Figure 2
figure 2

Schematic diagrams of: a the locomotive and b its traction power transmission

Elastic Deformation of the Transmission Shaft

As illustrated in Figure 1, under the time-varying mesh force, dynamic forces of the rotor (e.g., the centrifugal force, UMP, and rub-impact force), and radial resultant forces of the support bearings, the traction shaft of the traction motor can be regarded as an elastic composite beam composed of the simply supported beam and the cantilever beam. The elastic deformations of the traction shaft are coupled with the kinetic equations of the rotor in this study. The schematic diagram of the traction shaft is illustrated in Figure 3. L1 and L2 are the lengths of the simply supported beam and cantilever beam, respectively. a and c are the lateral distances of action points between the dynamic force of the rotor/mesh force and the driving/non-driving end bearing, respectively.

Figure 3
figure 3

Schematic diagram of the elastic transmission shaft

Based on the mechanics of materials, the relation between load and deflections of this elastic composite beam is deduced in this section. The approximately differential equation of the flexural curve of the traction shaft can be expressed as

$$EI\ddot{w} = \left\{ {\begin{array}{*{20}l} {F_{{{\text{nd}}}} x} \hfill & {0 \le x \le a,} \hfill \\ {F_{{{\text{nd}}}} \left( {x - a} \right) - F_{{\text{r}}} x} \hfill & {a < x \le L_{1} ,} \hfill \\ {F_{{{\text{nd}}}} \left( {x - a} \right) - F_{{\text{r}}} x - F_{{\text{d}}} \left( {x - L_{1} } \right)} \hfill & {L_{1} < x \le L_{1} + c,} \hfill \\ {F_{{{\text{nd}}}} \left( {x - a} \right) + F_{{\text{m}}} \left( {x - L_{1} - c} \right) - F_{{\text{r}}} x - F_{{\text{d}}} \left( {x - L_{1} } \right)} \hfill & {L_{1} + c < x \le L_{1} + L_{2} ,} \hfill \\ \end{array} } \right.$$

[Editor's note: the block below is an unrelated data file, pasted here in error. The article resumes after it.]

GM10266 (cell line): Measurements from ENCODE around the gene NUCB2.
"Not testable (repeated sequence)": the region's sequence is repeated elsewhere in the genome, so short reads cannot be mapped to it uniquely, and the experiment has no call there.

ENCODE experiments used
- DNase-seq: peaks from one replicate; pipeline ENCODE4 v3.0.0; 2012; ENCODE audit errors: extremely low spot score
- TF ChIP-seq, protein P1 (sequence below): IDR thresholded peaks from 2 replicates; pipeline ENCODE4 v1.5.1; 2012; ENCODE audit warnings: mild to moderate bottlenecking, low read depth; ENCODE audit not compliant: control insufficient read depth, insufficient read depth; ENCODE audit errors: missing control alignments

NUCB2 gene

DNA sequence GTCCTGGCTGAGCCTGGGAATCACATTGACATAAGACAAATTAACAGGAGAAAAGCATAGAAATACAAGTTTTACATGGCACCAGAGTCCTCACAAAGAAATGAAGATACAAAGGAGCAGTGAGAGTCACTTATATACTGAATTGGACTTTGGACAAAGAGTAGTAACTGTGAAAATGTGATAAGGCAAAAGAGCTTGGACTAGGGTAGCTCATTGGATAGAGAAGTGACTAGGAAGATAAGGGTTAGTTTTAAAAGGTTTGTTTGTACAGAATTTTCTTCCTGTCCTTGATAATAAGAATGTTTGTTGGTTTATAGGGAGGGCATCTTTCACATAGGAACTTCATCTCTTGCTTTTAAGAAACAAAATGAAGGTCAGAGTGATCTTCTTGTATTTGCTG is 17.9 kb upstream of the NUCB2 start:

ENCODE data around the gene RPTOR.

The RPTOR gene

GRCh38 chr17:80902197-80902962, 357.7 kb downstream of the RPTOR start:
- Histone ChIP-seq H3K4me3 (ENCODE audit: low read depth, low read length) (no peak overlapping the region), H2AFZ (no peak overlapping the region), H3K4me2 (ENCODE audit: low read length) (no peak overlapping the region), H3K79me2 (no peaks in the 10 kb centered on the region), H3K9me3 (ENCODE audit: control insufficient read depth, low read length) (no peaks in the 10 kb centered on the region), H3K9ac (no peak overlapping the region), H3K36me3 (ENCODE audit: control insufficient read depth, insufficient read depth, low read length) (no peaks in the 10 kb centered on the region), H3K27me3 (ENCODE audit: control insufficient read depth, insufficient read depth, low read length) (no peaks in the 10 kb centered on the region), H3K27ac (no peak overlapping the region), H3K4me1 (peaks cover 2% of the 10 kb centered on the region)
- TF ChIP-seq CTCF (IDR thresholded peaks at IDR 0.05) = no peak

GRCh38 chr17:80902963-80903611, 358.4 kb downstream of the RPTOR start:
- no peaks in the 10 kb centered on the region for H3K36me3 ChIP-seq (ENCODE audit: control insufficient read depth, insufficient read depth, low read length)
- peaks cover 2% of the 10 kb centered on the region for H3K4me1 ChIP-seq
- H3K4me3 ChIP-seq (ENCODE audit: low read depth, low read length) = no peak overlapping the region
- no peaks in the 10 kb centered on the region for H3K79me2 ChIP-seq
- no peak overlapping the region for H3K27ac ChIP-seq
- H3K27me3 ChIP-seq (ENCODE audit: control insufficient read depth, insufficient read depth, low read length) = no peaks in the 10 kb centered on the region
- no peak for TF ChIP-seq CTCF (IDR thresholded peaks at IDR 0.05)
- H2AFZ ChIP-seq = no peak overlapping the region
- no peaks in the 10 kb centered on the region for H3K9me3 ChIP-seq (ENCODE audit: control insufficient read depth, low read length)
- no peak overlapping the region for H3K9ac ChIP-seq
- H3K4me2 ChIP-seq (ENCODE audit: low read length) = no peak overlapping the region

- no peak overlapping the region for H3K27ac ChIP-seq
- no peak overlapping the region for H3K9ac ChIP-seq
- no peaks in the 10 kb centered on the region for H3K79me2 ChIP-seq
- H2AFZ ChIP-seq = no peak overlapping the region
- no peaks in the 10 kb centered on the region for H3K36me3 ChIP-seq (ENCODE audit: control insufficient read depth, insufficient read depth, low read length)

(1)

where E and I are the elastic moduli and inertia moment of the traction shaft, respectively; Fr, Fm, Fd and Fnd are the dynamic forces of the rotor, mesh force, and support forces of the driving and non-driving end bearings, respectively.

The deflection equation of the traction shaft can be deduced as

$$EIw = \left\{ {\begin{array}{*{20}l} { - \frac{1}{6}F_{{{\text{nd}}}} x^{3} + B_{1} x{ + }B_{{2}} } \hfill & {0 \le x \le a,} \hfill \\ {\frac{1}{6}F_{{{\text{nd}}}} \left( {x - a} \right)^{3} - \frac{1}{6}F_{{\text{r}}} x^{3} + C_{1} x + C_{2} } \hfill & {a < x \le L_{1} ,} \hfill \\ {\frac{1}{6}F_{{{\text{nd}}}} \left( {x - a} \right)^{3} - \frac{1}{6}F_{{\text{r}}} x^{3} - \frac{1}{6}F_{{\text{b}}} \left( {x - L_{1} } \right)^{3} + D_{1} x{\text{ + D}}_{{2}} } \hfill & {L_{1} < x \le L_{1} + c,} \hfill \\ \begin{gathered} \frac{1}{6}F_{{{\text{nd}}}} \left( {x - a} \right)^{3} + \frac{1}{6}F_{{\text{m}}} \left( {x - L_{1} - c} \right)^{3} - \frac{1}{6}F_{{\text{r}}} x^{3} \hfill \\ - \frac{1}{6}F_{{\text{d}}} \left( {x - L_{1} } \right)^{3} + E_{1} x + E_{2} \hfill \\ \end{gathered} \hfill & {L_{1} + c < x \le L_{1} + L_{2} ,} \hfill \\ \end{array} } \right.$$